The biggest threat to supermarkets today is not wholesale clubs, category killers or factory outlets. It's video dial tone. Retailers should quake at the idea that armchair shoppers could order anything from arugula to zirconia by pushing a few buttons on a TV remote control. Once interactive technologies turn the average American family room into a couch-based shopping mall, American Express might as well change its slogan to "Don't Stay Home Without It."
If grocery retailers are to compete with television for shoppers, they need to learn a thing or two about show business. It is curious, then, that the most celebrated trends in food retailing today are everyday low pricing and Efficient Consumer Response, which have all the entertainment value of the Weather Channel.
Only a few grocery retailers are pointed in the right direction. Among the most famous are the wildly successful (though now tarnished) Stew Leonard's supermarkets in Connecticut, where grocery shopping is like a trip to the farm. Now in business for more than 20 years, the most amazing thing about Stew Leonard's is that no one has copied the concept in a big way. Stew Leonard's itself runs just two stores.
Supermarket retailers might also study FAO Schwarz, the toy chain, which has always done a magnificent job creating a vibrant shopping experience. Of course, not much imagination is required to make shopping for toys a magical journey. The toy retailer has Curious George, the storybook monkey, greeting customers at the door. A food retailer might have the Pillsbury Doughboy. FAO may not be peaking in profitability at the moment, but that is for reasons other than its entertainment-based merchandising. The line out the retailer's door speaks for itself.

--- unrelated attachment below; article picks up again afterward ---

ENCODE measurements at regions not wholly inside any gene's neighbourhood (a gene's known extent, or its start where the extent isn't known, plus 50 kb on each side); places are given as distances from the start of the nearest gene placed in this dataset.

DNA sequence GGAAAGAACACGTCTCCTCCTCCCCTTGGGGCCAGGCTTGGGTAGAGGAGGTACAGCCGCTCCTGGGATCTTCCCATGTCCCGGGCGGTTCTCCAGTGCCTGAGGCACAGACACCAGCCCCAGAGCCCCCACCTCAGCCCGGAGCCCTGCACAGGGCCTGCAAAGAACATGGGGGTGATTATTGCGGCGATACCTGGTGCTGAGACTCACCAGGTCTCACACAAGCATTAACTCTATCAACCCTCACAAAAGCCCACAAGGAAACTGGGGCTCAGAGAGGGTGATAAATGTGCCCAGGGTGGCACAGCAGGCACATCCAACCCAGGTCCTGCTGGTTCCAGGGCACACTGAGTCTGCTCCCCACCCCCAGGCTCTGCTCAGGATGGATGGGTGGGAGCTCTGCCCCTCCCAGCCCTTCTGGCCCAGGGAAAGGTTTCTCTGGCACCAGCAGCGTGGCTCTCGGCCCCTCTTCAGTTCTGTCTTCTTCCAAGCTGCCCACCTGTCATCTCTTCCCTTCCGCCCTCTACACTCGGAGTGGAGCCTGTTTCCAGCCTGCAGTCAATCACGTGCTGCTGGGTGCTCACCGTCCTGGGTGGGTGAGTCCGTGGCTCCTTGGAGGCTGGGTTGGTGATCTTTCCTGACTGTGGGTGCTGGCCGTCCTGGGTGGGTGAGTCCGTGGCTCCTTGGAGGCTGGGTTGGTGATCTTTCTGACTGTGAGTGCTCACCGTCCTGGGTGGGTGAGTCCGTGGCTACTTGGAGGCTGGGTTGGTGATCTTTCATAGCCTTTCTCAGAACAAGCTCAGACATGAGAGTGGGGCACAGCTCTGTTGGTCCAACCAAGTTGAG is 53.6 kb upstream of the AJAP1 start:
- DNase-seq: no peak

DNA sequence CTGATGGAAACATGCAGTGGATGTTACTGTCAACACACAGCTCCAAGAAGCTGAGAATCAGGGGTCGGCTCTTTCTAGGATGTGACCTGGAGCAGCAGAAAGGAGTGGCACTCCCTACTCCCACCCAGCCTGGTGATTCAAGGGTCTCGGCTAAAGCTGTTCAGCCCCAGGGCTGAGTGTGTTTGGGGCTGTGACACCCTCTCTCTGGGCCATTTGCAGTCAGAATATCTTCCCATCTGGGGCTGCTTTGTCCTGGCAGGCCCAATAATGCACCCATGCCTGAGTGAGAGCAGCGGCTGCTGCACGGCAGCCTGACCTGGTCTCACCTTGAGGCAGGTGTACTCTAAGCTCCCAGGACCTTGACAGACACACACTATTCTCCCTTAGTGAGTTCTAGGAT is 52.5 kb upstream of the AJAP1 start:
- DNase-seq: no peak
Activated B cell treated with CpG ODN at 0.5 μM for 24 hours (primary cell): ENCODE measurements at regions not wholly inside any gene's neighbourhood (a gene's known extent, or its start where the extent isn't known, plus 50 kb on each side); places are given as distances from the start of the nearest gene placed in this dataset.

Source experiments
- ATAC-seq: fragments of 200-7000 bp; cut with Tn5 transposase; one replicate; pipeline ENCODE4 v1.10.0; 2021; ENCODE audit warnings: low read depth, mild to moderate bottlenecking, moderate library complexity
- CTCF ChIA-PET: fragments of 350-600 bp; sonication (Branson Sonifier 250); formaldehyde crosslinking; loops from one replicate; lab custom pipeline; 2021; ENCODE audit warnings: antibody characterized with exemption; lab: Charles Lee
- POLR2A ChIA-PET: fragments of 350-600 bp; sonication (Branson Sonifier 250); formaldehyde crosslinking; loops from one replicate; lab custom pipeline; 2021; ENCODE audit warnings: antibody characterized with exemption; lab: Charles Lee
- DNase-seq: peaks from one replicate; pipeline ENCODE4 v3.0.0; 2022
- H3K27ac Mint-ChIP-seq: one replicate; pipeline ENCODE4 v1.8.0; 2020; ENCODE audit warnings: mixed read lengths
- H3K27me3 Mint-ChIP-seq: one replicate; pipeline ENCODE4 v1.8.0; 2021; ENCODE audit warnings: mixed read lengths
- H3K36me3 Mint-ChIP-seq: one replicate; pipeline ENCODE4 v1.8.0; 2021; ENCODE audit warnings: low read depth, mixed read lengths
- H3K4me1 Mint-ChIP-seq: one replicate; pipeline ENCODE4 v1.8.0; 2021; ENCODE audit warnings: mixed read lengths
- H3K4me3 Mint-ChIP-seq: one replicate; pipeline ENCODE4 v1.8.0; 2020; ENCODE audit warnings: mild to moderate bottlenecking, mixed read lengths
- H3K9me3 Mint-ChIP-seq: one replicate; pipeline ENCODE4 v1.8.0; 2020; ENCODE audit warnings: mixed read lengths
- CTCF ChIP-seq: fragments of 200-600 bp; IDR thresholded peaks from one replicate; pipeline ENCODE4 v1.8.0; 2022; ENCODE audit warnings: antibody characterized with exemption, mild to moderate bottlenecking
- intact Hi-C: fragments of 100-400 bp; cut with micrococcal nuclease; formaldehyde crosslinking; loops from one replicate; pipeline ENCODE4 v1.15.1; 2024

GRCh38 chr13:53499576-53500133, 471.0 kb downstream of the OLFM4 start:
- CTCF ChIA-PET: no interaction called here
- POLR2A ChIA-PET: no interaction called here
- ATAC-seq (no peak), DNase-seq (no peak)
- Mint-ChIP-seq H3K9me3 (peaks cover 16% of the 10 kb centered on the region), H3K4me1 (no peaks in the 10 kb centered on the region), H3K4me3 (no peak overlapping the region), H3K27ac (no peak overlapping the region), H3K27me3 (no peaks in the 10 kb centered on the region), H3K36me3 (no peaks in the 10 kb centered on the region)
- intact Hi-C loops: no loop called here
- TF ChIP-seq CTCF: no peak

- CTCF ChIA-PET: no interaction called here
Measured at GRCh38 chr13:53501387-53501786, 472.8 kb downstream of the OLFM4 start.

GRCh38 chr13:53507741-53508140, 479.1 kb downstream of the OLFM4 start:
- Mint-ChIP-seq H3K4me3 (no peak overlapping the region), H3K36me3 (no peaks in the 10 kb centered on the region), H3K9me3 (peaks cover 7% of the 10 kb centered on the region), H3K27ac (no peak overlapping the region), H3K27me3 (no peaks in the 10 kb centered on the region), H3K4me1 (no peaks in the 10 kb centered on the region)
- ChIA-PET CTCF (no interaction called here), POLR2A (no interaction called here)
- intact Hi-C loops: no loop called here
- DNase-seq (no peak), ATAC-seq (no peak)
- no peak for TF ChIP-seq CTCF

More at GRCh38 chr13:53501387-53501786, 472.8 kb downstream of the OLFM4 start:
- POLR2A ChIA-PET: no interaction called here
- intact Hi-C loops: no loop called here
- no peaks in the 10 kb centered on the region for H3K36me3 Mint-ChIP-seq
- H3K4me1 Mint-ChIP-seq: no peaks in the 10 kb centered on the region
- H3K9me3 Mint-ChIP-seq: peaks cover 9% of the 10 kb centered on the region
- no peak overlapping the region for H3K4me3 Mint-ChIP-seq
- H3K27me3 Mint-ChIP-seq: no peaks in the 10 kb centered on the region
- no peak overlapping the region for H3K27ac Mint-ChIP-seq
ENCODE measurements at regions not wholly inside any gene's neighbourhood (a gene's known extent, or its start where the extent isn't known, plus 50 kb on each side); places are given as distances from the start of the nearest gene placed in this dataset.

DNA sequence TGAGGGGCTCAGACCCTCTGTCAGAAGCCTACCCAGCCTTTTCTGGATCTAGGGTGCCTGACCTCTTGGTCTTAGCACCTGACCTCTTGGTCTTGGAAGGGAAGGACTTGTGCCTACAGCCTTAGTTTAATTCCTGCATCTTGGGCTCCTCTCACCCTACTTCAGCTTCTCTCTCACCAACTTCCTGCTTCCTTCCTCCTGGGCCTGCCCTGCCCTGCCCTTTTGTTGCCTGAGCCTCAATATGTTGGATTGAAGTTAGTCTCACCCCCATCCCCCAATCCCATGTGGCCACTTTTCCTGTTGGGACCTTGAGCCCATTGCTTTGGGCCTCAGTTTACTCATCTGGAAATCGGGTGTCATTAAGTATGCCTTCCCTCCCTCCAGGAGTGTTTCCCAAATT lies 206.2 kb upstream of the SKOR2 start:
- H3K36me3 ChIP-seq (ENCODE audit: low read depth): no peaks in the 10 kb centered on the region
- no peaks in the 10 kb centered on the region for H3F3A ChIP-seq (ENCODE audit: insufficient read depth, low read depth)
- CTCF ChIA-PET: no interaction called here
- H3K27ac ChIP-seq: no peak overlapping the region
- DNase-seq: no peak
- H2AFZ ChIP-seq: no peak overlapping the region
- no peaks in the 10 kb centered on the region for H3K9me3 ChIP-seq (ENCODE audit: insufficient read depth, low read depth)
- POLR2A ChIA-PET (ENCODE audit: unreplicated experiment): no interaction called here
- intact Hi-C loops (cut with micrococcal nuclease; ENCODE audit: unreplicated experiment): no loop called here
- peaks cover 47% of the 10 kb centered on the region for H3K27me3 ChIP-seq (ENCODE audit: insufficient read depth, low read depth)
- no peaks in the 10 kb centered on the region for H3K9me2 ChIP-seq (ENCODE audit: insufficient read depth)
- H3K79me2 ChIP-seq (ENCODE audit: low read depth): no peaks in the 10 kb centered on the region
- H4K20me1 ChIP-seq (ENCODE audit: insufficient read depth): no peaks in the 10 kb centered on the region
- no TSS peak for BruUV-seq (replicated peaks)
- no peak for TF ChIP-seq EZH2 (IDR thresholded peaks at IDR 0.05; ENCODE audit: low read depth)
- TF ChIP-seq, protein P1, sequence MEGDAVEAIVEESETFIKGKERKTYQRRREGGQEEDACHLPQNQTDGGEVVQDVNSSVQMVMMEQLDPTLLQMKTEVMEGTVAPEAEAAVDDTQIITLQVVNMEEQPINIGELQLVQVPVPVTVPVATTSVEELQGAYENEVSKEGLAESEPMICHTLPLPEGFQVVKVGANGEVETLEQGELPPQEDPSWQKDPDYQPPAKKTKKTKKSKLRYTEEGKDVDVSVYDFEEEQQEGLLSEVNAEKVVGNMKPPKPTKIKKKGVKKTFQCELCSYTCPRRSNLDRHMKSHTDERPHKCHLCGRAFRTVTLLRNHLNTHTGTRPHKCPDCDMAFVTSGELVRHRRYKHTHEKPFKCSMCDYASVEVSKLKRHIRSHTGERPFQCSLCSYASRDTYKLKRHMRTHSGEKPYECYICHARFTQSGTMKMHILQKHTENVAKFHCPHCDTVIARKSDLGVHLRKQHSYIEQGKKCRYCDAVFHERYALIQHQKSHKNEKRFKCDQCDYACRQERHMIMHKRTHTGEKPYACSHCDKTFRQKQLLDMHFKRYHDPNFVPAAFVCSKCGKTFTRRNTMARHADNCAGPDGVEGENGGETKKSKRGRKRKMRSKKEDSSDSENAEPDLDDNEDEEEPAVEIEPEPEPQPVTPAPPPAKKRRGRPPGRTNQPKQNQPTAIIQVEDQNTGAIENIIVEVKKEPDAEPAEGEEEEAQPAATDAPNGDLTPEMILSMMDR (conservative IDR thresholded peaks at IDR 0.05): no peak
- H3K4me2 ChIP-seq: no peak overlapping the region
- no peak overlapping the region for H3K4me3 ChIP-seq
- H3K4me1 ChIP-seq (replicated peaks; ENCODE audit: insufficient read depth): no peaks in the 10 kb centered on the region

Meanwhile, Russell's Shoe Carnival, a 39-store Indiana-based chain, sends in carnival barkers, balloons and 1950s rock 'n' roll to make shoe shopping something more than pedestrian. Shoppers with the longest toes win cash prizes in "Big Toe" contests. Purchases are free if the checkout clerk isn't smiling. The chain's owner, David Russell, has been known to pass out dollar bills to shoppers waiting in long lines. Most shoppers probably would prefer shorter lines. But sales per square foot at Russell's top $270, about 64% more than the U.S. shoe store average. If a shoe store can be made exciting (not to mention profitable), so can a supermarket.
Supermarkets, so far, are a medium without a message.
A message can be determined with a thorough analysis of prevailing lifestyle trends in the supermarket's trading area. A strategy is best developed with the assistance of brand marketers, who can do for the supermarket what they did as TV sponsors all those years ago. Packaged goods companies essentially could "program" supermarkets to match the demographics, psychographics and purchasing patterns of local shoppers. A 1960s theme for baby boomers, for example. Elements of situation comedies, game shows, soap operas, cop shows and murder mysteries might be adapted to in-store entertainment.
Such entertainment-based merchandising can readily be executed as concept shops, or "stores within a store." Self-contained merchandising environments have been used with great success in department stores. Why not in supermarkets? Even general displays, or an abundance of free samples, can add excitement and give consumers something to do other than race each other to the checkout lines.
In-store shopping is inherently more fun than pressing buttons on a remote control back home. Once retailers and marketers recognize how much fun and excitement is generated when stores are developed creatively as communications media, they can reconnect with consumers and re-engage the business of building stores -- and brands.
Douglas Leeds is president of Thomson-Leeds Co., a New York-based point-of-purchase advertising agency.